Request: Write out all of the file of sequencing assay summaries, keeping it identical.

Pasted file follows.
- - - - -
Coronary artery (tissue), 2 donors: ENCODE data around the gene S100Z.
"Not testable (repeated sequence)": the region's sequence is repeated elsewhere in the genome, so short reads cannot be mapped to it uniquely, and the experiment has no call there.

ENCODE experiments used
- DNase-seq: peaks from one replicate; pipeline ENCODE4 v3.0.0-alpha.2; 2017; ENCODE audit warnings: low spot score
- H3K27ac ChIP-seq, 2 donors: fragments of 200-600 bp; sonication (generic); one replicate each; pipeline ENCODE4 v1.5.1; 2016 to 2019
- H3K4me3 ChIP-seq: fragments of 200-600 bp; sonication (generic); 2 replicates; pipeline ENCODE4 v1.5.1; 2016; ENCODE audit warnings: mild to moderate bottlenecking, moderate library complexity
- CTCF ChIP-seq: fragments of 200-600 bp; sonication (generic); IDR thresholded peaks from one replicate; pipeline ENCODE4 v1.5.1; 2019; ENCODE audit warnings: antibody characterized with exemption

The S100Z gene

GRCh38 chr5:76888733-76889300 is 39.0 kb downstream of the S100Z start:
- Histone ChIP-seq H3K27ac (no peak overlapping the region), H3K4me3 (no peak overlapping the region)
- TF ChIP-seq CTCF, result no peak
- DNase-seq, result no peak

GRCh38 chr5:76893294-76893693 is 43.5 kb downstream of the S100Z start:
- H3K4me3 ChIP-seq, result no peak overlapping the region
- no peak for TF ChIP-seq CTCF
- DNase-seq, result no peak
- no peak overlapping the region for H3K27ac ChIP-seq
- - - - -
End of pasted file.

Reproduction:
Coronary artery (tissue), 2 donors: ENCODE data around the gene S100Z.
"Not testable (repeated sequence)": the region's sequence is repeated elsewhere in the genome, so short reads cannot be mapped to it uniquely, and the experiment has no call there.

ENCODE experiments used
- DNase-seq: peaks from one replicate; pipeline ENCODE4 v3.0.0-alpha.2; 2017; ENCODE audit warnings: low spot score
- H3K27ac ChIP-seq, 2 donors: fragments of 200-600 bp; sonication (generic); one replicate each; pipeline ENCODE4 v1.5.1; 2016 to 2019
- H3K4me3 ChIP-seq: fragments of 200-600 bp; sonication (generic); 2 replicates; pipeline ENCODE4 v1.5.1; 2016; ENCODE audit warnings: mild to moderate bottlenecking, moderate library complexity
- CTCF ChIP-seq: fragments of 200-600 bp; sonication (generic); IDR thresholded peaks from one replicate; pipeline ENCODE4 v1.5.1; 2019; ENCODE audit warnings: antibody characterized with exemption

The S100Z gene

GRCh38 chr5:76888733-76889300 is 39.0 kb downstream of the S100Z start:
- Histone ChIP-seq H3K27ac (no peak overlapping the region), H3K4me3 (no peak overlapping the region)
- TF ChIP-seq CTCF, result no peak
- DNase-seq, result no peak

GRCh38 chr5:76893294-76893693 is 43.5 kb downstream of the S100Z start:
- H3K4me3 ChIP-seq, result no peak overlapping the region
- no peak for TF ChIP-seq CTCF
- DNase-seq, result no peak
- no peak overlapping the region for H3K27ac ChIP-seq